Two drawer chests have replaced traditional three drawer chest below the surface to continue to utilize space below the bottom bunk.

The second important trend based on ASTM's research is incorporating guard rails into residence halls with bunked or lofted beds. When it comes to safety gear for the top bunk, new guard rails can easily be attached semi-permanently with specially designed fasteners, or bolted on with pre-bored openings. This includes full length safety rails or a partial length guard rail made for the entrance side of the bed. Many new designs for safety rails have been launched over the past year with many of them catering to a more mature style.

MODERNIZING LIVING SPACES WITH METAL
Pressure upon university administrators rises further as student demand falls short of available beds. Students are seeking a more modern living space, and institutions are now seeking ways to keep students safe and differentiate themselves. Competition comes not only from neighboring universities, but also from private developers.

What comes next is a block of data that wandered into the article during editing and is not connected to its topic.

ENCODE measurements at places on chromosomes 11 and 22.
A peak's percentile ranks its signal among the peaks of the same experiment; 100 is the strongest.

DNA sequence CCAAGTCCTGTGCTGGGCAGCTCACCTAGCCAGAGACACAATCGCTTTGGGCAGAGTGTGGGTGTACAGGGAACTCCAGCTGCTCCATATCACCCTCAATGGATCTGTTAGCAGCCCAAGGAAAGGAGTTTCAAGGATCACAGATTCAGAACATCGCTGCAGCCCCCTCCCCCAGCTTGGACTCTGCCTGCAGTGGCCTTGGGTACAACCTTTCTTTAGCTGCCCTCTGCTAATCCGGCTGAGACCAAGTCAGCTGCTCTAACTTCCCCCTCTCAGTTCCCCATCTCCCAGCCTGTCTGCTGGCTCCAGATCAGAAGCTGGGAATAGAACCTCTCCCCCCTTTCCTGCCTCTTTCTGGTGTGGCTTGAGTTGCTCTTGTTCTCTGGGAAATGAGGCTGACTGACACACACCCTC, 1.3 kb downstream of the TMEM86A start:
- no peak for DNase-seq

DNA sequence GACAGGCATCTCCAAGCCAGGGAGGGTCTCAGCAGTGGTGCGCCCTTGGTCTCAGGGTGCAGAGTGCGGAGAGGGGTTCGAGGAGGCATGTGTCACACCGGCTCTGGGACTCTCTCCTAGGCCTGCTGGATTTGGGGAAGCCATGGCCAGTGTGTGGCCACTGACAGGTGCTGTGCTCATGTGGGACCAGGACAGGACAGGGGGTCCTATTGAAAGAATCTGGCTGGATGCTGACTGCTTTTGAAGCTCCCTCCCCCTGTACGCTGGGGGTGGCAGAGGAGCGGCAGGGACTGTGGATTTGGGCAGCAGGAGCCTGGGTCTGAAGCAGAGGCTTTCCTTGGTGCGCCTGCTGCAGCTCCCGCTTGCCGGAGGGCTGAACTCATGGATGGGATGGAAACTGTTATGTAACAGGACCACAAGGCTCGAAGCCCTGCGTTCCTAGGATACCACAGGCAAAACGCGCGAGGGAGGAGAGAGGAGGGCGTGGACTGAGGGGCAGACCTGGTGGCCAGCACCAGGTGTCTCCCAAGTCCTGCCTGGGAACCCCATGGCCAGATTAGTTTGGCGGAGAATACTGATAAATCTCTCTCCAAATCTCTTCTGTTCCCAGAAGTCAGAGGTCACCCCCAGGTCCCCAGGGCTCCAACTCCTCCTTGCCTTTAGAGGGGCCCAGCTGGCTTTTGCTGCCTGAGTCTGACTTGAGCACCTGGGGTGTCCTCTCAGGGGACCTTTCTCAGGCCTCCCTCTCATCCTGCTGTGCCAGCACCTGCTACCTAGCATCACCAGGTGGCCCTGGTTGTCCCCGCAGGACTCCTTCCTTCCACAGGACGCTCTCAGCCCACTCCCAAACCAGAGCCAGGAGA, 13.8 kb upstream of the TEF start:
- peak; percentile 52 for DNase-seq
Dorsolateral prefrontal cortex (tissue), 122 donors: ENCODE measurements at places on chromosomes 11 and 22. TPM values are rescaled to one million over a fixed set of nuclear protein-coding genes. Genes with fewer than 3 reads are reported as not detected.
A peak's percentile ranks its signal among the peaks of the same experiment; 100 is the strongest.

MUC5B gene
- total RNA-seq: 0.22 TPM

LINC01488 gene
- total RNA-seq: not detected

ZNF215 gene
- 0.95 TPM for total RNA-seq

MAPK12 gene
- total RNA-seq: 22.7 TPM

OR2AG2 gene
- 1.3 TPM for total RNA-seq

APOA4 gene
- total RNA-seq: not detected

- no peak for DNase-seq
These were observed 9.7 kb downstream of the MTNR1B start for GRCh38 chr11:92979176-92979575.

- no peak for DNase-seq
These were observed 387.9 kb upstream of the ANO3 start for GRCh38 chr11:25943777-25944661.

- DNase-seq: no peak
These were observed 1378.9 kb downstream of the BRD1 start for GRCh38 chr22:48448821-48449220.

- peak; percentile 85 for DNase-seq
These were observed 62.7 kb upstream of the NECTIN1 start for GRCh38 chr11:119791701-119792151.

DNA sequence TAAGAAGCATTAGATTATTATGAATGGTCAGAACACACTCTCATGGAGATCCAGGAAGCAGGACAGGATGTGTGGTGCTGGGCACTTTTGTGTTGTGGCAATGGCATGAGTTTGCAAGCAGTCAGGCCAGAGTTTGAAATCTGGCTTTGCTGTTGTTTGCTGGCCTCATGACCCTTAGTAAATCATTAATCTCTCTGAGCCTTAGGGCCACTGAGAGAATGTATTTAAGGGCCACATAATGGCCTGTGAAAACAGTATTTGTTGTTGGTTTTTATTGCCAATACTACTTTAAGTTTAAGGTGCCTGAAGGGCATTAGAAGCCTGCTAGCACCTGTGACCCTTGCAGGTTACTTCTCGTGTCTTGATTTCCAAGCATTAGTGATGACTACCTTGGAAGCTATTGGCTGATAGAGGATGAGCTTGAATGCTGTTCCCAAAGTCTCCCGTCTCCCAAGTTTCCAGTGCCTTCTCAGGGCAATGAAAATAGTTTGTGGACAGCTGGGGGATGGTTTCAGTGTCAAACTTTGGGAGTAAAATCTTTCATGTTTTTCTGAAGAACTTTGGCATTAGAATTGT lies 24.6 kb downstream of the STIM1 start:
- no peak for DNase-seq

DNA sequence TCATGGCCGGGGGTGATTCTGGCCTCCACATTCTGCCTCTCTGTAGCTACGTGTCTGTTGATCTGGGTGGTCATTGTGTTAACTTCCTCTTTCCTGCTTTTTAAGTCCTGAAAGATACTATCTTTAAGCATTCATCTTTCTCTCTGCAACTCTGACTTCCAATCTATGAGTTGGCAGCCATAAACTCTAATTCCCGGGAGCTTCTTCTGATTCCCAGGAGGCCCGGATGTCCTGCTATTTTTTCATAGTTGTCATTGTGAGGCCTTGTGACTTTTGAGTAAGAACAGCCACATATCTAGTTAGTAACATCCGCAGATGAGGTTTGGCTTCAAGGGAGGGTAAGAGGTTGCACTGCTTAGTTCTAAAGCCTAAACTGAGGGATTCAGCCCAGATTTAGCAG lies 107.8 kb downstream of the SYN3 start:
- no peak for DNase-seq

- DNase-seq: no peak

Furniture replacement is often a part of the strategy as it helps adapt facilities to today's students' work habits.

As designers focus on style, metal furniture has made its way back into residence halls. The sleek, straight lines and minimalist approach that has been working for high-end condominiums has been adopted for student life. One very small issue has now quietly crept into student housing facilities. Tiny insects called cimex lectularius, commonly known as bed bugs, have found the nooks and hollows of metal furniture to be extremely enticing. Keeping bed bugs off campus can be next to impossible. They hide in the smallest of spaces and seek refuge anywhere that is snug and dark. The next best measure is to find them before they get too comfortable. Creating no-hide-zones has been the most effective, proactive approach to preventing infestations before they get outof- hand. Most campuses already transitioned to inverted seam mattresses for just this reason. Unfortunately, metal furniture is typically hollow inside, and these empty dark spaces are breeding grounds for bed bugs, making exterminations of these infestations both costly and disruptive.